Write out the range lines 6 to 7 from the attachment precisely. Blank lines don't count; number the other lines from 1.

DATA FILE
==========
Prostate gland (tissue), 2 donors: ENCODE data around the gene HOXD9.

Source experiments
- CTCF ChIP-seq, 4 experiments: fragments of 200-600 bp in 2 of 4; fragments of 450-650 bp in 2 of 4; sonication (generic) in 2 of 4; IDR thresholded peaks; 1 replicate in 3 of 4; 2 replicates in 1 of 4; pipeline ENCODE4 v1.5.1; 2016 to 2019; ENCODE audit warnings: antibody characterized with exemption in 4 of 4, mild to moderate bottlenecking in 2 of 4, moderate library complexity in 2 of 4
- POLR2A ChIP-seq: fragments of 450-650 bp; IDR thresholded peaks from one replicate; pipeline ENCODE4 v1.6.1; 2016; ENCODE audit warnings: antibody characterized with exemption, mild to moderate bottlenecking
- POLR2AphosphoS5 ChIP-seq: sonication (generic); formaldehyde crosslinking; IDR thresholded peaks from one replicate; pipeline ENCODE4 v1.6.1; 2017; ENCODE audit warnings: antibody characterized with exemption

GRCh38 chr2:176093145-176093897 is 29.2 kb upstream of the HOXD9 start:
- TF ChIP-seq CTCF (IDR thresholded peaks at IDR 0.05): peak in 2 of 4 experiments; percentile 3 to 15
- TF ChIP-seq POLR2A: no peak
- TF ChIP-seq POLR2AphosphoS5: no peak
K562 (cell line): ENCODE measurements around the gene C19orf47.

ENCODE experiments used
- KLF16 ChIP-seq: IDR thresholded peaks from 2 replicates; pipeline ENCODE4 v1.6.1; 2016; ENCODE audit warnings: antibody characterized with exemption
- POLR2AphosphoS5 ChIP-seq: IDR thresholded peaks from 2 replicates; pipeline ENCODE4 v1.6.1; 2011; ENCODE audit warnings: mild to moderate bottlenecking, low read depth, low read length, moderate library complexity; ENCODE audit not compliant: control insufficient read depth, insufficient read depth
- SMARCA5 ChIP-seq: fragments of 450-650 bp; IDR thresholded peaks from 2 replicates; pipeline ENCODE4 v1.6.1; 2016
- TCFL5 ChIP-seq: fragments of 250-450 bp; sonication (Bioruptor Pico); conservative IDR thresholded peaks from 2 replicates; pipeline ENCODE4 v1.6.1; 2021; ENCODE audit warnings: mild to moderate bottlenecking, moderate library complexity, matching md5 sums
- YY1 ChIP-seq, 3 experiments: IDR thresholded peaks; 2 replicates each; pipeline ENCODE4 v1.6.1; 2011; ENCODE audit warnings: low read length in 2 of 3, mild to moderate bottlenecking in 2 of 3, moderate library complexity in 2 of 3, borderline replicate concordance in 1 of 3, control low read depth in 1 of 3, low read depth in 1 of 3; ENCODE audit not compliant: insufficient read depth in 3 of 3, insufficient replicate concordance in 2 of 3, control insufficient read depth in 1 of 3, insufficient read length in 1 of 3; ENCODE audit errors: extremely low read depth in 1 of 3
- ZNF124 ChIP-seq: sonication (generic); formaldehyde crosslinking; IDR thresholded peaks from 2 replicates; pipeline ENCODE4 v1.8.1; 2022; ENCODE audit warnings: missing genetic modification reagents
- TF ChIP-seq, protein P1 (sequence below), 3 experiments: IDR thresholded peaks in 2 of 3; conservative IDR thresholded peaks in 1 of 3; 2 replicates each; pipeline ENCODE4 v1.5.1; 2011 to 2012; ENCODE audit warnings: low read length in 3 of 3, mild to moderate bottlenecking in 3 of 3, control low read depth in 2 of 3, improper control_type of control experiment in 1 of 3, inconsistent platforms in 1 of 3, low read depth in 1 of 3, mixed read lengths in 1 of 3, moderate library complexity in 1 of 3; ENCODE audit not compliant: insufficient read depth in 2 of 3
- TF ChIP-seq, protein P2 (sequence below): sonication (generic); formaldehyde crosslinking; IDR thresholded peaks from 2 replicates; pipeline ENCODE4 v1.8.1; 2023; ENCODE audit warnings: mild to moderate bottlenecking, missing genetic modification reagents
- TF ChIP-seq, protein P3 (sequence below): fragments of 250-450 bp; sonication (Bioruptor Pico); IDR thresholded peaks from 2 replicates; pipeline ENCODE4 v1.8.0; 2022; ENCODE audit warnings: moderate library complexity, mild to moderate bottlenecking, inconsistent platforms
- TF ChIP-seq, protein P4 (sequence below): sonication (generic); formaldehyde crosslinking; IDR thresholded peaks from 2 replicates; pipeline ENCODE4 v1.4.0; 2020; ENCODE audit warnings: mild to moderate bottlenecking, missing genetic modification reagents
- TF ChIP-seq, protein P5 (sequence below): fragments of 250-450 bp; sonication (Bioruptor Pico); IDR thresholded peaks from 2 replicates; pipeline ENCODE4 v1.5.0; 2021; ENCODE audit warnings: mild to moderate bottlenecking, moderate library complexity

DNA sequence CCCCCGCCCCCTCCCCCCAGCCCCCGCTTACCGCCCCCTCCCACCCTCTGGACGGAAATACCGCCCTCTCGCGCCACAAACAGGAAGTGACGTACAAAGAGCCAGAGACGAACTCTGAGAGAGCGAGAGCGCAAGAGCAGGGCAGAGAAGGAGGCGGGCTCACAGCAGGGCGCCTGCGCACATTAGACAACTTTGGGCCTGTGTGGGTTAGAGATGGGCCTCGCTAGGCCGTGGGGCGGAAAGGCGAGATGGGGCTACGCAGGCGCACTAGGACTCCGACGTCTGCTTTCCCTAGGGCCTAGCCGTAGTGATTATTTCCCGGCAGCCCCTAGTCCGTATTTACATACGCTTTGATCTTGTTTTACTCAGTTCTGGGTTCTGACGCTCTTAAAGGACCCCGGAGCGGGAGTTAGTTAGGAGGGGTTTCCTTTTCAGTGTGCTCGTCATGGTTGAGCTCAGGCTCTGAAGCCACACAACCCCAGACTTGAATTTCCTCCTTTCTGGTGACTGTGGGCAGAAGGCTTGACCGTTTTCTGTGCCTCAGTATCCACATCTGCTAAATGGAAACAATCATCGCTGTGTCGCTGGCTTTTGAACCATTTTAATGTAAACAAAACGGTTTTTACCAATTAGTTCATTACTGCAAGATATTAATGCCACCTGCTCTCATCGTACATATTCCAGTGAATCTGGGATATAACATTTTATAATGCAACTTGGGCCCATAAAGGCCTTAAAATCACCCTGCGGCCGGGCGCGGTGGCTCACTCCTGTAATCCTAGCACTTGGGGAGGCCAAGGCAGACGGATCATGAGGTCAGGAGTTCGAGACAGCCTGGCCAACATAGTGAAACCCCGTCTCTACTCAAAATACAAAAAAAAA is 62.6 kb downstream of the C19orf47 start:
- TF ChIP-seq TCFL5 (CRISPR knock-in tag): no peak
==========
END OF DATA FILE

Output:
GRCh38 chr2:176093145-176093897 is 29.2 kb upstream of the HOXD9 start:
- TF ChIP-seq CTCF (IDR thresholded peaks at IDR 0.05): peak in 2 of 4 experiments; percentile 3 to 15